If you’d like to pick up a few more ideas, or just miss traveling and want to pretend like you have a trip coming up, then dig in.

Birds aren’t real

Sometimes I wonder, with political polarization so extreme in the United States and elsewhere, how we’ll be able to work together to solve actual problems. Most days can seem pretty depressing.

Fortunately, though, one guy may have stumbled on the answer: by laughing at the absurdity.

I had not heard of the group “Birds Aren’t Real” before, and I almost didn’t listen to an episode of The Daily that teased the content by describing it as “fighting misinformation with misinformation”. But I’m glad I did.

If we are going to be saved from the mess we’ve made, it will likely be by brainy Gen Zers like Peter McIndoe. If you want a laugh — and a bit of hope — you can read about him in a feature in the New York Times. If audio is your thing, then don’t miss this episode of The Daily.

Trust me, it’s worth it.

It’s time for a re-think on COVID in Hong Kong

When it comes to the battle against COVID-19, things in Hong Kong are falling apart fast.

Most of the developed world is reaching a grudging conclusion that SARS-CoV-2 will be with us for a long, long time, and have begun to slowly lift restrictions where appropriate. It’s too early to say the end of the pandemic is near, but at least there is room for optimism.

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If we can’t ban cold calls outright, this might be the next best thing

I often joke with friends — well, half joke — that phone calls are rude. Not all phone calls, of course, but those that come without any warning.

I’m a person who loved getting phone calls when I was younger, but growing up means getting busier. It means filling up one’s day with responsibilities, meetings, work, exercise, chatting with a loved one, or whatever else. I don’t pretend to be busier than the next person, but we all have things to do.

In this context, phone calls are just plain rude. Think about it — we don’t show up at people’s houses unannounced, because we don’t know if now is convenient for them. Unless it’s a close friend or relative, people would usually schedule a visit in advance. Right?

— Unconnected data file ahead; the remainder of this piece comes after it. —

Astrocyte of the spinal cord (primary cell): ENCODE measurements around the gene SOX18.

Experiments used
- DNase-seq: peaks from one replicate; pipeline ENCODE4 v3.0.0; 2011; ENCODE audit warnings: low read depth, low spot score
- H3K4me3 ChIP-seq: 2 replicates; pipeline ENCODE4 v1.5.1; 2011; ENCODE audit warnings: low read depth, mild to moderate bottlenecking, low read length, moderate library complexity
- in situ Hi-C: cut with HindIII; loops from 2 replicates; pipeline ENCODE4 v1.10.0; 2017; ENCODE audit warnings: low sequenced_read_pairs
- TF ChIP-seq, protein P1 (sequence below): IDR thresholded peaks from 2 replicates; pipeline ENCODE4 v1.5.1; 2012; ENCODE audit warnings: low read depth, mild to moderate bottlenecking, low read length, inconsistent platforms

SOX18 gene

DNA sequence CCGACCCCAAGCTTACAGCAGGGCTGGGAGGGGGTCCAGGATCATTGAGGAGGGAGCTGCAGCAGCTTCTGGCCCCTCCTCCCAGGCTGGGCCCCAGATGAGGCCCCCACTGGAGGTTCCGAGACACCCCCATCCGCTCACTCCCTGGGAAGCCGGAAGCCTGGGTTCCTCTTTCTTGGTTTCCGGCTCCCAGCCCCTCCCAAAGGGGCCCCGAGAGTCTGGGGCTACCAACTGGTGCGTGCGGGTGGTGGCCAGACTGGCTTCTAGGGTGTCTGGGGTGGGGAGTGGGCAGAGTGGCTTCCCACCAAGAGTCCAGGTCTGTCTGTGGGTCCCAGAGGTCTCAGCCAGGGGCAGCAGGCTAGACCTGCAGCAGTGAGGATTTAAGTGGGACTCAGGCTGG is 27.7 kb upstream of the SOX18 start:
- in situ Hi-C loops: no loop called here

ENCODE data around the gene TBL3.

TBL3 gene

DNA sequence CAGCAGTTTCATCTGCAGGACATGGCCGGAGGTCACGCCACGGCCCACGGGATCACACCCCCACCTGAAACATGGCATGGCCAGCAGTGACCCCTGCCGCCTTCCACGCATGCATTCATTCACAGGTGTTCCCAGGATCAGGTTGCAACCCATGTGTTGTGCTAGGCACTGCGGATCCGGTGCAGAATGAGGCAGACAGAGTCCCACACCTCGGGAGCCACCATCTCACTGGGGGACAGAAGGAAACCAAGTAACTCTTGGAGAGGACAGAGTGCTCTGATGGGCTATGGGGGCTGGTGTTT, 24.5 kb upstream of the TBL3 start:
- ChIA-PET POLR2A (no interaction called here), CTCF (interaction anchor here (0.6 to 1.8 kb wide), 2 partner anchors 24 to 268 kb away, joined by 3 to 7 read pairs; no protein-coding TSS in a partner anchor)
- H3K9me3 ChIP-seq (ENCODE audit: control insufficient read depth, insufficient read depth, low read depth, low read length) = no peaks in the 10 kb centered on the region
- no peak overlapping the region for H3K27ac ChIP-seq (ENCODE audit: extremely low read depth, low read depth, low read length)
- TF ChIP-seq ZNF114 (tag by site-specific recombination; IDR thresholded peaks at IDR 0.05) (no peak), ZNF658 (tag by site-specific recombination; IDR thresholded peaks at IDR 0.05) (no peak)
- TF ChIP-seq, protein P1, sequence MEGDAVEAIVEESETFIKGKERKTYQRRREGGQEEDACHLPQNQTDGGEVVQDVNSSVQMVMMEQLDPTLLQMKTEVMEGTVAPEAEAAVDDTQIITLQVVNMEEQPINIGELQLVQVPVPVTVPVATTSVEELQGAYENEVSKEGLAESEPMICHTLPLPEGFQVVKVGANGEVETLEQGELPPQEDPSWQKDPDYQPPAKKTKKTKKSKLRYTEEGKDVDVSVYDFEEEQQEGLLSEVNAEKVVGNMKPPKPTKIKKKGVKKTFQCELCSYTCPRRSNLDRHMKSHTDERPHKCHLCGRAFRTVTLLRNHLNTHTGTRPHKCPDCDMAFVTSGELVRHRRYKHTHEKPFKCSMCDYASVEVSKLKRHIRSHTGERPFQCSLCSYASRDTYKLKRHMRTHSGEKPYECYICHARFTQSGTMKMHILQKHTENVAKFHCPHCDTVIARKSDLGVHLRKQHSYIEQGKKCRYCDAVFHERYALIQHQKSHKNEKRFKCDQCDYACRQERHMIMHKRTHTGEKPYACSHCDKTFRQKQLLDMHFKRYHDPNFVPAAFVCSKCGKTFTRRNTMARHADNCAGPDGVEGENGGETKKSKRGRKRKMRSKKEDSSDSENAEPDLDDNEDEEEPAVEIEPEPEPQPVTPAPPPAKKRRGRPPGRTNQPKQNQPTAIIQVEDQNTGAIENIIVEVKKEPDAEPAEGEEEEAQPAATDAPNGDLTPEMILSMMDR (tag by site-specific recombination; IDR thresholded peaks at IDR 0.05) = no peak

A cold call is the equivalent of the person showing up and banging on your front door without warning. Now, imagine you just settled into a bath when the doorbell rings. Or maybe you’re reading a story to your kids, watching a movie, or just learned a relative passed away. Or, imagine you are sitting in a formal meeting at work, and a buddy bursts in because he wants to talk to you right now. We would never tolerate these things, because they are disrespectful; at least, I couldn’t imagine doing that to somebody else.

In an age of ubiquitous mobile phones and practically free text messages, why not a quick note first? It’s just a nice thing to do, isn’t it?

Thankfully it seems most people have embraced the pre-call text message, at least in my own small circle. But if you’re still dealing with friends dialing you up without warning, designer Dan Mall might have a solution. He’s created an iPhone mockup that gives users a heads-up about the nature of a call before they answer.

From 9to5Mac:

In his concept, Dan imagines that could be a “new interim screen before the call starts that prompts you to add a subject for the call.” In his case, he’s calling someone about “Visiting Westview this weekend.” Not only is it a pretty cool idea, but would also save us time when someone calls you about “that talk.”

On the receiving end, Dan notes, the person can preview the subject of the call to decide whether or not they want to take the call right now.

It wouldn’t necessarily end unannounced calls, but at least the receiver could determine whether to answer or not. It’s a step in the right direction.

As nice as the idea sounds, though, I give it about zero chance of ever happening. If cold callers can’t be bothered to message first, it’s unlikely they’ll take the time to fill out a subject field.

The ‘brands’ of the US and UK take a hit worldwide

Ed Luce, one of my favorite writers at the Financial Times, looks at how English-speaking democracies have been battling Covid. Australia, New Zealand, and Canada are doing decently well, but the other two aren’t:

The pandemic record of these three English-speaking democracies belies the notion that “Anglo-Saxon cultures” are too individualistic to stick to social distancing. If New Zealanders and Australians can wear masks, so could Americans and British. Ignoring common sense never used to be an anglophone stereotype. What separates the US and the UK from other democracies is extravagant self-belief. Half a millennium of potted history tells Anglo-Americans they are destined always to be on the winning side. It blinds both to how the rest of the world increasingly views them, which is with sadness and growing mockery.

Ed Luce, Financial Times

This is bang on.